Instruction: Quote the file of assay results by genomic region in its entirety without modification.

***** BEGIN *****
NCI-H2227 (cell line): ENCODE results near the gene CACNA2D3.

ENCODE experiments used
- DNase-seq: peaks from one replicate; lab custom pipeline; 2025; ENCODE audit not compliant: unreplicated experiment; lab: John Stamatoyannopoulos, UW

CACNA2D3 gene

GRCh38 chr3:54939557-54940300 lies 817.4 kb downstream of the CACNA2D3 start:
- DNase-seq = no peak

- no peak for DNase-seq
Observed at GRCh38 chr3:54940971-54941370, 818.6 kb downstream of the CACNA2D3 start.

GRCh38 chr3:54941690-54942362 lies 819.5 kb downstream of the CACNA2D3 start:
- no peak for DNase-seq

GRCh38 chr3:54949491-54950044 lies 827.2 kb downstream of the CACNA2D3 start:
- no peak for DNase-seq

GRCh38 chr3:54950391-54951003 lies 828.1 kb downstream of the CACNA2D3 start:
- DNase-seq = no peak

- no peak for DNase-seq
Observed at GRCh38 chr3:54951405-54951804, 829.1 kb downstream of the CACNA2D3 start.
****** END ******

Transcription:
NCI-H2227 (cell line): ENCODE results near the gene CACNA2D3.

ENCODE experiments used
- DNase-seq: peaks from one replicate; lab custom pipeline; 2025; ENCODE audit not compliant: unreplicated experiment; lab: John Stamatoyannopoulos, UW

CACNA2D3 gene

GRCh38 chr3:54939557-54940300 lies 817.4 kb downstream of the CACNA2D3 start:
- DNase-seq = no peak

- no peak for DNase-seq
Observed at GRCh38 chr3:54940971-54941370, 818.6 kb downstream of the CACNA2D3 start.

GRCh38 chr3:54941690-54942362 lies 819.5 kb downstream of the CACNA2D3 start:
- no peak for DNase-seq

GRCh38 chr3:54949491-54950044 lies 827.2 kb downstream of the CACNA2D3 start:
- no peak for DNase-seq

GRCh38 chr3:54950391-54951003 lies 828.1 kb downstream of the CACNA2D3 start:
- DNase-seq = no peak

- no peak for DNase-seq
Observed at GRCh38 chr3:54951405-54951804, 829.1 kb downstream of the CACNA2D3 start.